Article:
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Electronic First-Curtain shutter

New to the NEX series (and shared with the NEX-7) is the addition of an electronic first curtain shutter. By default, electronic first-curtain shutter is turned on, but can be deactivated via the 'front curtain shutter' option in the 5N's setup menu. Sony claims a reduced shutter lag time of 20ms by eliminating the need to close then open the shutter before exposing the image. Although the perceptual difference isn't massive, in side-by-side comparisons the NEX-5N with electronic first curtain shutter turned on is indeed appreciably more responsive than the NEX-5. The use of electronic first curtain shutter also marginally increases the frame rate when shooting in continuous mode (which we cover in more detail on the performance page).

An electronic shutter also has the potential benefit of eliminating any vibration that might be caused by the first shutter actuation, which may be useful in macro photography or extreme telephoto photography (although shutter-induced vibration problems aren't a huge problem for most mirrorless cameras).

In-camera 'Lens Compensation'

New in the 5N (and Alpha SLT-A77/65) is optional in-camera optical corrections. Sony calls these tools 'lens compensation' and lens compensation comes in three flavors - 'shading', 'chromatic aberration' and 'distortion'. When these functions are activated (separately or en-masse) in the setup menu, the 5N will attempt to reduce the respective effects based on Sony's profiles of current E-mount lenses. Sony has indicated that the number of profiles that the camera holds will be expanded via firmware updates as the system expands. Even though lens compensation will be applied to the JPEG file when shooting in RAW+JPEG, the raw file will remain uncompensated.

CA compensation

CA compensation is applied by default in the NEX-5N and in our tests does a good job of removing green and purple fringing as you can see in the crop examples below. Each lens will have its own particular CA characteristics, and as such you may see different results depending on which lens you are using. But with our 18-55mm kit lens we are quite satisfied with the results.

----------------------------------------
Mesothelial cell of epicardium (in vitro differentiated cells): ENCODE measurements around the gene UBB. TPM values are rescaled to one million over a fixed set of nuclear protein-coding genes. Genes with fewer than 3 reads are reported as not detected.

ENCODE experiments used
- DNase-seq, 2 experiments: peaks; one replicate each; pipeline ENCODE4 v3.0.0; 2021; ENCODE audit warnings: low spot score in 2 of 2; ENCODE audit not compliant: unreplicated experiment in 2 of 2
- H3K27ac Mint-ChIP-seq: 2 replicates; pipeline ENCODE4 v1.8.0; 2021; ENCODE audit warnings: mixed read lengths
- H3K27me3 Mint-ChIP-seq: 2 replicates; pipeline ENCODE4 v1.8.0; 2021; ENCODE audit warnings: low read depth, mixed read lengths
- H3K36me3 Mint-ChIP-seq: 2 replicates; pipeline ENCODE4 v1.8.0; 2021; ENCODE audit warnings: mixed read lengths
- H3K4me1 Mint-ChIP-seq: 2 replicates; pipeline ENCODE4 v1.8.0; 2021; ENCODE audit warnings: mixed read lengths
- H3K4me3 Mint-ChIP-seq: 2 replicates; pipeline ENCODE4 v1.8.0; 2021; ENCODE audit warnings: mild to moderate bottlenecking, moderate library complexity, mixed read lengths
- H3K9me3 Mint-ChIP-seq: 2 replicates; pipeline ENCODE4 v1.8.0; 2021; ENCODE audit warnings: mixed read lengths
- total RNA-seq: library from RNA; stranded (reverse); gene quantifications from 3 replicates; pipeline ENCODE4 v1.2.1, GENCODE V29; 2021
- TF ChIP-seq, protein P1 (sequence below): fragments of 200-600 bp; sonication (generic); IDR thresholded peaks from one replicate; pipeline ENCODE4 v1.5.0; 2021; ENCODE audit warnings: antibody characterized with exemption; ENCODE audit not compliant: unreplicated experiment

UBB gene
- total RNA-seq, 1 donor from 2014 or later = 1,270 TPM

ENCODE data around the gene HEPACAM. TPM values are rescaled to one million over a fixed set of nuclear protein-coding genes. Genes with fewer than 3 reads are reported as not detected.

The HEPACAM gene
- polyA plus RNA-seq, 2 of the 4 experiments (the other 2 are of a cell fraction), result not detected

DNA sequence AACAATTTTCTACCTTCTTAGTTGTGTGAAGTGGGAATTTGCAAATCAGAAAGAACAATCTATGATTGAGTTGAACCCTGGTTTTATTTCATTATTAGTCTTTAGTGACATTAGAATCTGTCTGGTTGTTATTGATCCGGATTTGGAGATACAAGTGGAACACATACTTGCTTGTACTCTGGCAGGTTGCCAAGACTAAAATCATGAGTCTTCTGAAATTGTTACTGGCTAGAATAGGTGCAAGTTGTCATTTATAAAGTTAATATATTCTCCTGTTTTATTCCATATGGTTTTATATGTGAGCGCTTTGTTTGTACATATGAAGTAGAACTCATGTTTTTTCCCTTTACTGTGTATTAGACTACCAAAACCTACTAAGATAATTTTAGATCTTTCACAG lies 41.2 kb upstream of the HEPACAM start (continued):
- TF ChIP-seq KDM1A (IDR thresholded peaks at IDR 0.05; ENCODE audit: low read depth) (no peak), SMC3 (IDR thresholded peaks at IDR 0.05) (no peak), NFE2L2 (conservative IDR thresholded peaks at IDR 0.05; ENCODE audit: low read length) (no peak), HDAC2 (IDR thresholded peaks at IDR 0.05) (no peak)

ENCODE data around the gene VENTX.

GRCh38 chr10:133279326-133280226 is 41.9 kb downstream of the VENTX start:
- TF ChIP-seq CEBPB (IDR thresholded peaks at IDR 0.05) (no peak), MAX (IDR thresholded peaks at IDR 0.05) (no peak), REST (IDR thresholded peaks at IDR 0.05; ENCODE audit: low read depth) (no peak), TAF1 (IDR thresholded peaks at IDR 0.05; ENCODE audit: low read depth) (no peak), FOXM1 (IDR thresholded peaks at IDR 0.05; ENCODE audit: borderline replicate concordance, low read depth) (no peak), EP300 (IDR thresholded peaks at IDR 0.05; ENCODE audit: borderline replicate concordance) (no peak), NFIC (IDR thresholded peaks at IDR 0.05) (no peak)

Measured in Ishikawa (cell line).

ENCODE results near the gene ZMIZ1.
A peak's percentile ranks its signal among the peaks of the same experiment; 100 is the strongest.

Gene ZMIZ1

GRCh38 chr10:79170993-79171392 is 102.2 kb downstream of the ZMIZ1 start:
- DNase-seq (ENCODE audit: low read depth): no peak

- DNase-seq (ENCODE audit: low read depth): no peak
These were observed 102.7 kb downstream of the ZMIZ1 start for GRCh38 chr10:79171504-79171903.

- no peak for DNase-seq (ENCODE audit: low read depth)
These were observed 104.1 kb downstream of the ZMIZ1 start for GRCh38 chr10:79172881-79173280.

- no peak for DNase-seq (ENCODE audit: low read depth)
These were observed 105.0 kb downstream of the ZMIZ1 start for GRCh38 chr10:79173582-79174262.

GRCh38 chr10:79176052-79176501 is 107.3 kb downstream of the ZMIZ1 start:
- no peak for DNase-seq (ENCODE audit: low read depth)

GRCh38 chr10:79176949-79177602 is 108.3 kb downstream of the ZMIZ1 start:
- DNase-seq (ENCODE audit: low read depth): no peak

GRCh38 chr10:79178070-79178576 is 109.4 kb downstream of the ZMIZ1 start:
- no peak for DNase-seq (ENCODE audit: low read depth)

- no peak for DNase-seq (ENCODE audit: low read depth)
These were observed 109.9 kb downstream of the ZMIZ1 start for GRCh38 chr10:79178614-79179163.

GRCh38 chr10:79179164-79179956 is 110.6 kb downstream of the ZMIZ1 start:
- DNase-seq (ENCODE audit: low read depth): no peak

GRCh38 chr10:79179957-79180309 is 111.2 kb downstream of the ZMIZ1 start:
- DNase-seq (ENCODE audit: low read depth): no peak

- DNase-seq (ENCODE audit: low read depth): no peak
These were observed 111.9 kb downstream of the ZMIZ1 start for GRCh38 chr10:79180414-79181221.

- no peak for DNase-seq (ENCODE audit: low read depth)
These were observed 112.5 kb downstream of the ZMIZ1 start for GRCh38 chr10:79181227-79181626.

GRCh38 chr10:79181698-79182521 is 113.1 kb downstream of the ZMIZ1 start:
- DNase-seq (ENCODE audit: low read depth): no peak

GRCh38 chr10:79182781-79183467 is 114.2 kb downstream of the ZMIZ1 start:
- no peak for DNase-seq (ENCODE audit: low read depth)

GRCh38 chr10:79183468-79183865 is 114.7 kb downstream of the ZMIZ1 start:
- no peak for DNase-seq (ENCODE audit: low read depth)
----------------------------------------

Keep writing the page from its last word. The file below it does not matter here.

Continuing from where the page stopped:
Off On

The rollover above shows a 100% crop from the top right of the photo. The click-through links to the full image.

Distortion compensation

As you can see in the images below, the auto distortion compensation does a very good job of keeping the image from showing the barrel distortion caused by the lens. This shot was taken with the kit 18-55mm E-mount OSS lens at it's widest focal length.

Off On

This feature is enabled by default and we imagine most people will leave it enabled as there is really no noticeable detriment to overall image quality or continuous shooting speed.

Shading compensation

The following shading compensation analysis was shot using the E f/3.5 30mm macro E-mount lens set to f/3.5. This lens and aperture setting were selected deliberately because they provides the most extreme falloff example of the E-mount lenses that we have available in our studio. This test illustrates that the compensation function is indeed effective at reducing vignetting. Note that shading compensation is not enabled by default.

Off On

Although it may not be immediately noticeable from the samples above, there is a measurable difference in the falloff towards the edges of the frame when shading compensation is active. With shading compensation set to 'auto' the far corners of the frame retain 67% (-0.6 EV) of the center brightness. When shading compensation is off the brightness drops to 43% (-1.2 EV) of center brightness. Although the compensation does not remove all of the vignetting caused by the lens, it will make a noticeable difference, especially in images with large areas of continuous tone, as you might find in skies. And even though Shading compensation works by essentially increasing the brightness in the corners of the image, we don't see a significant increase in visible noise in the compensated areas.

AF micro Adjustment

Along with support for the optional SLT alpha lens adapter (LA-EA2) the NEX-5N has an option for AF micro adjustment that can be set up and saved for each Alpha-mount lens that you attach via the adapter. This is not a feature that we would expect most NEX owners to utilize but for those who want and extra level of control, the option is available. It is important to note that AF micro adjustment can only be performed for lenses that are attached via the adapter.

Photo Creativity mode / Picture effects